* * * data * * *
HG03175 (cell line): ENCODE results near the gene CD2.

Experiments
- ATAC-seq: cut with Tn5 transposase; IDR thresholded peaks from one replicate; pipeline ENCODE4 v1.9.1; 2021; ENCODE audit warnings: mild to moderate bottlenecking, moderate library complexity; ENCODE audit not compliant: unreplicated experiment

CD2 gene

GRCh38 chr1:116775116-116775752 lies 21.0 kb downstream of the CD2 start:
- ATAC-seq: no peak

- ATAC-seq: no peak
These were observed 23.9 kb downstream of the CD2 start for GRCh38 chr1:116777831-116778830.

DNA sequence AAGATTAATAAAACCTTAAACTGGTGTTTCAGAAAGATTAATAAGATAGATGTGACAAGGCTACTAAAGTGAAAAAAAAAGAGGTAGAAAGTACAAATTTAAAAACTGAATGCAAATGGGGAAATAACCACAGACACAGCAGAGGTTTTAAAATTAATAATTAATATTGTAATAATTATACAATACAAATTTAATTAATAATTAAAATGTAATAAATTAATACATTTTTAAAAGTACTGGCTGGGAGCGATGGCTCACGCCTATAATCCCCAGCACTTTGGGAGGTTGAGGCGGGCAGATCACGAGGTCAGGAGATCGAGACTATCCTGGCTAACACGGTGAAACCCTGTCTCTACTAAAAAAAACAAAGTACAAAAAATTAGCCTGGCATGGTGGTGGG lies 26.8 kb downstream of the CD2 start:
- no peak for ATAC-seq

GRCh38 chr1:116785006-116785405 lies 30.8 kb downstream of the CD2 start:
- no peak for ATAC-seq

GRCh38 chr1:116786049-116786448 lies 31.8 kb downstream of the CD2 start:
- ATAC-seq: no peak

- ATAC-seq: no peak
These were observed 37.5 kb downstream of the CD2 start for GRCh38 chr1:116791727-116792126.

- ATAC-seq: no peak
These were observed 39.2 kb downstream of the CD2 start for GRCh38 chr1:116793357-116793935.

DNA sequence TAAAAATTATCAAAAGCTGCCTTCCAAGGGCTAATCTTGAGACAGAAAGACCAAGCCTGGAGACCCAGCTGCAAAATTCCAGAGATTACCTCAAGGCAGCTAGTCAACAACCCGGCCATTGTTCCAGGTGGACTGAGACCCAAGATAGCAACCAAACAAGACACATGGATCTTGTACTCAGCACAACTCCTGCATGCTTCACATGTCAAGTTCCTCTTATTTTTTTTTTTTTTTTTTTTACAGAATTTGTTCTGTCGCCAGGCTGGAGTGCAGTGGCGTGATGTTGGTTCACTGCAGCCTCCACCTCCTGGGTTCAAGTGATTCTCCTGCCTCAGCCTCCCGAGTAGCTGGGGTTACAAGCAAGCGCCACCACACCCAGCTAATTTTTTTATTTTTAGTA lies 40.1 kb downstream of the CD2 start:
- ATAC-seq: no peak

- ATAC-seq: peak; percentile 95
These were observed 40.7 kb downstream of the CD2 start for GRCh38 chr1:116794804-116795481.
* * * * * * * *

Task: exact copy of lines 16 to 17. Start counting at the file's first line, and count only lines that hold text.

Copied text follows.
These were observed 37.5 kb downstream of the CD2 start for GRCh38 chr1:116791727-116792126.

- ATAC-seq: no peak